SC schools likely to close through April because of virus
COLUMBIA, S.C. (AP) — South Carolina schools will likely be closed through at least April because of the new coronavirus, the governor announced Tuesday.
State health officials reported two additional deaths from COVID-19 and the Spoleto Festival USA canceled its 2020 season also on Tuesday.
Gov. Henry McMaster didn't issue an order closing schools through April, but said he and state Education Superintendent Molly Spearman see little choice but to keep schools closed for four more weeks for the safety of students, teachers and the public.
“We understand that the prospect of schools remaining closed for an extended period of time places stress and strain on parents and children. Rest assured, if there is any way to safely open our schools earlier, we will do that,” McMaster said in a statement.
Schools were first closed March 16. If they can't reopen before the end of April, students will miss six weeks in the classroom along with a week of spring break that schools already had in place. School districts are now having students access lessons online or sending packets of work to homes on school buses.
“Our dedicated teachers and school administrators have done a tremendous job in making it possible for our students to learn at home,” McMaster said.
Also on Tuesday, organizers of the Spoleto Festival USA in Charleston canceled the 2020 season of opera, dance, theater and music set to begin May 22.
Technical staff and artists were scheduled to begin arriving by late April and organizers said they would follow guidelines from health experts against large gatherings.
After urging from Mayor John Tecklenburg, the Charleston City Council during an emergency meeting on Tuesday passed what the mayor called a “stay at home” ordinance.
The proposal isn't much different than what is currently in place around the state with a long list of essential businesses that are exempt like grocery stores and pharmacies. The two-week policy goes into effect at 12:01 a.m. on Thursday.
“Let’s be safe. Let’s be smart. Let’s stay at home unless we absolutely need to,” Tecklenburg said during a Tuesday news conference.
But the mayor did sound the alarm that Charleston may be running out of time to avoid thousands of cases and overwhelmed hospitals unless people isolate themselves and change their habits.
"This moment — with the pandemic still in the earliest part of the acceleration phase — is our last, best chance to keep that tragedy from happening here in our city," Tecklenburg said.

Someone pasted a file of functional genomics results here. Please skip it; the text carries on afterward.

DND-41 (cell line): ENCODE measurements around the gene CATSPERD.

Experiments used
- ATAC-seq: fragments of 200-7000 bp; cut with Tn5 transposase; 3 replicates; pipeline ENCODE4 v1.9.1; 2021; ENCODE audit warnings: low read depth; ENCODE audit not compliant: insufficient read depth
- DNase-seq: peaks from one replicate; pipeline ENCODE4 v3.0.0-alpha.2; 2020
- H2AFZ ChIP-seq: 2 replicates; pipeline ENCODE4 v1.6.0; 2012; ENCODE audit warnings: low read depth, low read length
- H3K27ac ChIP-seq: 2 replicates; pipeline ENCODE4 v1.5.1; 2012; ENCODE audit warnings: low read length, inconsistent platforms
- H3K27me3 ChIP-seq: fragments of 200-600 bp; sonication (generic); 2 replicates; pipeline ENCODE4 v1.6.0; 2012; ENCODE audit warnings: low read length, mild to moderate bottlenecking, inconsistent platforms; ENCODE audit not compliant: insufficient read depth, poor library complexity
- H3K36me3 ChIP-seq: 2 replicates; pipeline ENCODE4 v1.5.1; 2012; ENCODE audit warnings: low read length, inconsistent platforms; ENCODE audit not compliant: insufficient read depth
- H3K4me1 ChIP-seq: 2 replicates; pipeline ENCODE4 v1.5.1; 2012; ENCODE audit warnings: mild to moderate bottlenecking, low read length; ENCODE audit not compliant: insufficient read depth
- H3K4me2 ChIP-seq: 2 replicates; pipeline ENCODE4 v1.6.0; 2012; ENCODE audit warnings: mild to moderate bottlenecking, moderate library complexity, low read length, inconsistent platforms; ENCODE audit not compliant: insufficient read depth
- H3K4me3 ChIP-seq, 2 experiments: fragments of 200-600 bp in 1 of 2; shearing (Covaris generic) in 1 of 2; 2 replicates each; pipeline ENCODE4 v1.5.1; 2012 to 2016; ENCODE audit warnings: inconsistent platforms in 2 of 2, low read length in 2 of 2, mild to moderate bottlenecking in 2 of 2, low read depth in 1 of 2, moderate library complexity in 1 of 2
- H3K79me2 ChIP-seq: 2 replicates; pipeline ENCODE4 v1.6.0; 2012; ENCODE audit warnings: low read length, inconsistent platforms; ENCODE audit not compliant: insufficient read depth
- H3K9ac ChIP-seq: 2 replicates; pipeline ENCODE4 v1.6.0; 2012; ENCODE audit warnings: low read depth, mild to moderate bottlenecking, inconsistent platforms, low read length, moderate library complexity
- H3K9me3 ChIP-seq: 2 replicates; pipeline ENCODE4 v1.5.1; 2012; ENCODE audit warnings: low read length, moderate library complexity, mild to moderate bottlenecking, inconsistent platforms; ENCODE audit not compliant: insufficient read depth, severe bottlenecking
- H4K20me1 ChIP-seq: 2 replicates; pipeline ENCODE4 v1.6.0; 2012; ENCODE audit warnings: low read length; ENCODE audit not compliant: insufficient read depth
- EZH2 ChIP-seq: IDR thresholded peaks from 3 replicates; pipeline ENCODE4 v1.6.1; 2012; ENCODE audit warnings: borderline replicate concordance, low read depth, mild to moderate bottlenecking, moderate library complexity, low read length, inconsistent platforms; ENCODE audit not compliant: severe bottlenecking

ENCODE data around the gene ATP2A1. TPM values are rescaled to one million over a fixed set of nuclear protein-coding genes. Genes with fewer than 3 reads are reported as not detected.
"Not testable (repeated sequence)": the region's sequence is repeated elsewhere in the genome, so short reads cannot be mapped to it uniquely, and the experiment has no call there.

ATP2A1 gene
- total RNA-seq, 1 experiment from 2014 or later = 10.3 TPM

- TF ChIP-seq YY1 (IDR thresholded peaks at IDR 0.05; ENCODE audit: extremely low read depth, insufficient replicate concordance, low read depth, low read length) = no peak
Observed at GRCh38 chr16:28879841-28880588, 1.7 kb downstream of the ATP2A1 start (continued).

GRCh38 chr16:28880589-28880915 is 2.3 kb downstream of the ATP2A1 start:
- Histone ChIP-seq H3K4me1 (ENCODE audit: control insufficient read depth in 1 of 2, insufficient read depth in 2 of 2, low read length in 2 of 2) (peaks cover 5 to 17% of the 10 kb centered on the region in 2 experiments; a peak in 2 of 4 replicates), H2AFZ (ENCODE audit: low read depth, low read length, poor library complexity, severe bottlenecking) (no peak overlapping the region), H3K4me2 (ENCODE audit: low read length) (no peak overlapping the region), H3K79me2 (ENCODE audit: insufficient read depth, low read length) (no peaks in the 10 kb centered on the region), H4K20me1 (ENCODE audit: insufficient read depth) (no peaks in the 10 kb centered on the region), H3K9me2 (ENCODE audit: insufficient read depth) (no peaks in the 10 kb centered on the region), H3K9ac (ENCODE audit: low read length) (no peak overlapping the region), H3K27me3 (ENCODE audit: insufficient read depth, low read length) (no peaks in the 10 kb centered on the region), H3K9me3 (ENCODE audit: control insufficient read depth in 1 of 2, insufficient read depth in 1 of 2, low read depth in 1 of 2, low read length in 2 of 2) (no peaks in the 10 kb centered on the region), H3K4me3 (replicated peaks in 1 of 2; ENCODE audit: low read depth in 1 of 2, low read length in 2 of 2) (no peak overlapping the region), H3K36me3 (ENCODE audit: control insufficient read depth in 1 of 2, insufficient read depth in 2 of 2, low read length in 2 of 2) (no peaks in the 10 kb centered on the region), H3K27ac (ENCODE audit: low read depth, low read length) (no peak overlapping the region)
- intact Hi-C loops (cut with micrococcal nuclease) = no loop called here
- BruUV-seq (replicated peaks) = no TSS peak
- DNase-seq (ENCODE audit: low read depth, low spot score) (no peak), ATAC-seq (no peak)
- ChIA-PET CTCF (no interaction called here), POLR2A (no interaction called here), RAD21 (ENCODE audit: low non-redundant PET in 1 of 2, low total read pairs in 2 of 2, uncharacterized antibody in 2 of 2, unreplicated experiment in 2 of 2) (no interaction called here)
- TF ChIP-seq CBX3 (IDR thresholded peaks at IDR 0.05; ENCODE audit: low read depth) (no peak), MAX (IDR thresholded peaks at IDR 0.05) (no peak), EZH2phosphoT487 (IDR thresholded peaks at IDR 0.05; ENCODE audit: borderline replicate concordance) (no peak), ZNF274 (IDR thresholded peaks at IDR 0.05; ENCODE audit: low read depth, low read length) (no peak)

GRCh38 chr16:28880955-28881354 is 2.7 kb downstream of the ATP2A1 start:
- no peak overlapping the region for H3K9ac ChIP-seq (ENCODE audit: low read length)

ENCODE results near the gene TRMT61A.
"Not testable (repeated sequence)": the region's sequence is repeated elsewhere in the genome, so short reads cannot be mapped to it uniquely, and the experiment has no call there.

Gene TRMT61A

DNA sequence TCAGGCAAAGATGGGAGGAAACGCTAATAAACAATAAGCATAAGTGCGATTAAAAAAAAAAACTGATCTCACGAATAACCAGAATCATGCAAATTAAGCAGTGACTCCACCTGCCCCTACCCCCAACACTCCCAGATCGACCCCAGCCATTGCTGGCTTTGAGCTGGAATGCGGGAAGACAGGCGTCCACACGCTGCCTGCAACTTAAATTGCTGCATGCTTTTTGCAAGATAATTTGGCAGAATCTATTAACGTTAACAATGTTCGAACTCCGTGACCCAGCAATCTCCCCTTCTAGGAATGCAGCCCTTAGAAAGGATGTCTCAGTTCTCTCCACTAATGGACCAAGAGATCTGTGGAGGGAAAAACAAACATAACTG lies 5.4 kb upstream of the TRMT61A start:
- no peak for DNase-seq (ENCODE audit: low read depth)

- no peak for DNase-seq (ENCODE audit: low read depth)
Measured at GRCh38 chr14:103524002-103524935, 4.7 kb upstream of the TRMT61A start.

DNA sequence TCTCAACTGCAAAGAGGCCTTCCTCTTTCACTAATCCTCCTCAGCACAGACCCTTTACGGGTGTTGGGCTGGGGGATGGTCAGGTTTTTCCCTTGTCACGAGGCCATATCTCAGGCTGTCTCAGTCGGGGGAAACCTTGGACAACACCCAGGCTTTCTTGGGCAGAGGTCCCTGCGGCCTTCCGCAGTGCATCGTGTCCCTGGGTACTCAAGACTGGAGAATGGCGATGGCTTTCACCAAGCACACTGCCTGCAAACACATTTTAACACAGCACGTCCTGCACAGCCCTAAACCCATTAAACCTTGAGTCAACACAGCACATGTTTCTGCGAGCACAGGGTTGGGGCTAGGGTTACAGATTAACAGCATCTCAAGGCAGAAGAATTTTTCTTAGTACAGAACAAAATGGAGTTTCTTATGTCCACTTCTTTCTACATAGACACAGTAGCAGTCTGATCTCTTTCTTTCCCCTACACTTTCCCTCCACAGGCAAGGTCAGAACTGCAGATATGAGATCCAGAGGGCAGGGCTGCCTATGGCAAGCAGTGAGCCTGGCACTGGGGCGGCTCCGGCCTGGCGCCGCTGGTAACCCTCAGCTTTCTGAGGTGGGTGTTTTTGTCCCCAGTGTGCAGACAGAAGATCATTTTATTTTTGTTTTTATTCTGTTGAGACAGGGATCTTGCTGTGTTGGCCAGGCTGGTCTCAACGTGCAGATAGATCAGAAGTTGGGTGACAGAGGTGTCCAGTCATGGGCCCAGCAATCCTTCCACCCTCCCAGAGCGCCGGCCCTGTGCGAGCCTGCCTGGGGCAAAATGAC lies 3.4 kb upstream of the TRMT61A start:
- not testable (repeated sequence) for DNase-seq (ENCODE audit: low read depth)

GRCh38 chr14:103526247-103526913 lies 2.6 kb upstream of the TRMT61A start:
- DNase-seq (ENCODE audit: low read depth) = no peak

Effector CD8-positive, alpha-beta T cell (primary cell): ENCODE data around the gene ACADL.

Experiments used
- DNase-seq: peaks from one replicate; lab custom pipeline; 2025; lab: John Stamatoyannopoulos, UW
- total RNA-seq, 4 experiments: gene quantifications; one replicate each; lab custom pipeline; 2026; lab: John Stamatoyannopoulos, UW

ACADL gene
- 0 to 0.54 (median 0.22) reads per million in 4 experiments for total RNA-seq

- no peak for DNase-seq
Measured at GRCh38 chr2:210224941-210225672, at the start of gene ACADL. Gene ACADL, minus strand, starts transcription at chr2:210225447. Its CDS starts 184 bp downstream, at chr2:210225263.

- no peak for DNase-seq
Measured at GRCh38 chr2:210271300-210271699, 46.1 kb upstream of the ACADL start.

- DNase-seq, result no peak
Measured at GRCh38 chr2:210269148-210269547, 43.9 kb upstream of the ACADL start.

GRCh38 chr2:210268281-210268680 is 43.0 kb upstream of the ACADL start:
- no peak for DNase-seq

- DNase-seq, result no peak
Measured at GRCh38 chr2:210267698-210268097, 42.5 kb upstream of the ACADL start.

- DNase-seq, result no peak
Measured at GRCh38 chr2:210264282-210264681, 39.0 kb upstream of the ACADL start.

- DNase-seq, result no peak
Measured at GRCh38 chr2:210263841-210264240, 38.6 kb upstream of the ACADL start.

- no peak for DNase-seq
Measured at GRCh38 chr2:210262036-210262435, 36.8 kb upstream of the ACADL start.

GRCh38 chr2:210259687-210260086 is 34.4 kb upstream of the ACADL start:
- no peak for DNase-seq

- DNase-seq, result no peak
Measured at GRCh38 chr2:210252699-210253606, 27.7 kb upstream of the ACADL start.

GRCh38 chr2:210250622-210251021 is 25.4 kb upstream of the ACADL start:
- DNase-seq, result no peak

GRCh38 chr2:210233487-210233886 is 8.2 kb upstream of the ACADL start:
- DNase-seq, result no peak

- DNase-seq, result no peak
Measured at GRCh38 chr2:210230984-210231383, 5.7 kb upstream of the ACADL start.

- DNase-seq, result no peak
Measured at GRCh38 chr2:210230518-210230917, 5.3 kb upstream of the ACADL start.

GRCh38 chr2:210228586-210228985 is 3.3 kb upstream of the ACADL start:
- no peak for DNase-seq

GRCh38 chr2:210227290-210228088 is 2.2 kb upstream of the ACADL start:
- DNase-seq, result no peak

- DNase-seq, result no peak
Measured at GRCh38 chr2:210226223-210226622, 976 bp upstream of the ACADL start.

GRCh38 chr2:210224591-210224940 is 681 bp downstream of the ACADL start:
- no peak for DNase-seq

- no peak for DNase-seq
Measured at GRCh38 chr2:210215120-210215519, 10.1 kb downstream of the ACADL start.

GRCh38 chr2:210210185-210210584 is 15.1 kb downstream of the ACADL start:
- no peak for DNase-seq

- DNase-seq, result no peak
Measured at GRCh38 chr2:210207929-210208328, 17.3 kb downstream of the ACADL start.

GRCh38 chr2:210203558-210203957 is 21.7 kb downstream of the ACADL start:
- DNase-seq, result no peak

Two additional deaths from the virus were reported Tuesday in Florence County and Horry County, raising the state's death toll to seven.
About three-quarters of South Carolina's 46 counties have at least one COVID-19 case. Laurens County is the most populous county without a case reported. Cases have now been reported both at Fort Jackson near Columbia and Shaw Air Force Base near Sumter.
The state had more than 340 coronavirus cases as of Tuesday afternoon's daily update, according to the Department of Health and Environmental Control.
The virus causes only minor flu-like symptoms in most people, who recover in a matter of weeks. But it is highly contagious and can cause severe illness or death in some, particularly the elderly and those with underlying health problems. Severe cases are often only able to breathe with respirators.
State parks in South Carolina are closing Wednesday and Thursday as officials figure out and implement new policies to help control the spread of the coronavirus.
Most of the 47 state parks across South Carolina were busier than usual over the weekend with a combination of nice spring weather and people who wanted to get outdoors after a week of social distancing from COVID-19.
But that led to large groups congregating in some places that had to be broken up by police.
McMaster signed an executive order Monday allowing law enforcement to break up groups of three or more. Local sheriffs Tuesday echoed the governor's insistence they would use discretion and not go around patrolling for groups.
“This directive is concentrated towards individuals who might pose a health risk and are purposely disregarding the dangers of COVID-19,” Greenvile County Sheriff Hobart Lewis said in a statement.
An opinion issued Tuesday from the state Attorney General's Office reminded law enforcement that some events are constitutionally protected gatherings such as religious meetings, weddings or political events.
“In case of conflict between the statute and fundamental constitutional liberties , those liberties must prevail,” the opinion said.
To help its customers economically hurt by the virus, a South Carolina utility is giving back security deposits.
The Berkeley Electric Cooperative calls it a “pandemic stimulus” and said in a statement that it will return $4.8 million in fees paid when electric service is started to its nearly 34,000 customers.
Follow Jeffrey Collins on Twitter at https://twitter.com/JSCollinsAP.
Meg Kinnard contributed to this report.
Follow AP coverage of the virus outbreak at https://apnews.com/VirusOutbreak and https://apnews.com/UnderstandingtheOutbreak.